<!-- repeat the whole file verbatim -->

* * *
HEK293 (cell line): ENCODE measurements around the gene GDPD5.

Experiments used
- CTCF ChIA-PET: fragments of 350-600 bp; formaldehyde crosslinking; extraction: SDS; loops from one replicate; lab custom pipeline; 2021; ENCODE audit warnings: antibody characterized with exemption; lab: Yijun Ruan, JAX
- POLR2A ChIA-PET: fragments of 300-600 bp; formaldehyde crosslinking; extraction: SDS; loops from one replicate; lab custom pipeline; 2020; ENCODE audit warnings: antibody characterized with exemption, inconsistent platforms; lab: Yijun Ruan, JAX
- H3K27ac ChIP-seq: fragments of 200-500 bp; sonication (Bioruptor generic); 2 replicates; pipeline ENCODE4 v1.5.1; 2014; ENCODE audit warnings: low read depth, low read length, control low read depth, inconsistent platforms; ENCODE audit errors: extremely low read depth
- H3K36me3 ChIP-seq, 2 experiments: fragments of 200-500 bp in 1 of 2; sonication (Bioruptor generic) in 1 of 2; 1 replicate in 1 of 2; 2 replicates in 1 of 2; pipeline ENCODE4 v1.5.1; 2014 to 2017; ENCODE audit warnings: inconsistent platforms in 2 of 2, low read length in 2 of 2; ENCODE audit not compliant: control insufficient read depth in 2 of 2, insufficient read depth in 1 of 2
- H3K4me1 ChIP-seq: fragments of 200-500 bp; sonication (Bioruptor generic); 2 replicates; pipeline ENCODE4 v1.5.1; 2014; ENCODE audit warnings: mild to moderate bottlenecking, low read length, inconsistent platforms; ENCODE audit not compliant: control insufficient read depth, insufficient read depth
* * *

HEK293 (cell line): ENCODE measurements around the gene GDPD5.

Experiments used
- CTCF ChIA-PET: fragments of 350-600 bp; formaldehyde crosslinking; extraction: SDS; loops from one replicate; lab custom pipeline; 2021; ENCODE audit warnings: antibody characterized with exemption; lab: Yijun Ruan, JAX
- POLR2A ChIA-PET: fragments of 300-600 bp; formaldehyde crosslinking; extraction: SDS; loops from one replicate; lab custom pipeline; 2020; ENCODE audit warnings: antibody characterized with exemption, inconsistent platforms; lab: Yijun Ruan, JAX
- H3K27ac ChIP-seq: fragments of 200-500 bp; sonication (Bioruptor generic); 2 replicates; pipeline ENCODE4 v1.5.1; 2014; ENCODE audit warnings: low read depth, low read length, control low read depth, inconsistent platforms; ENCODE audit errors: extremely low read depth
- H3K36me3 ChIP-seq, 2 experiments: fragments of 200-500 bp in 1 of 2; sonication (Bioruptor generic) in 1 of 2; 1 replicate in 1 of 2; 2 replicates in 1 of 2; pipeline ENCODE4 v1.5.1; 2014 to 2017; ENCODE audit warnings: inconsistent platforms in 2 of 2, low read length in 2 of 2; ENCODE audit not compliant: control insufficient read depth in 2 of 2, insufficient read depth in 1 of 2
- H3K4me1 ChIP-seq: fragments of 200-500 bp; sonication (Bioruptor generic); 2 replicates; pipeline ENCODE4 v1.5.1; 2014; ENCODE audit warnings: mild to moderate bottlenecking, low read length, inconsistent platforms; ENCODE audit not compliant: control insufficient read depth, insufficient read depth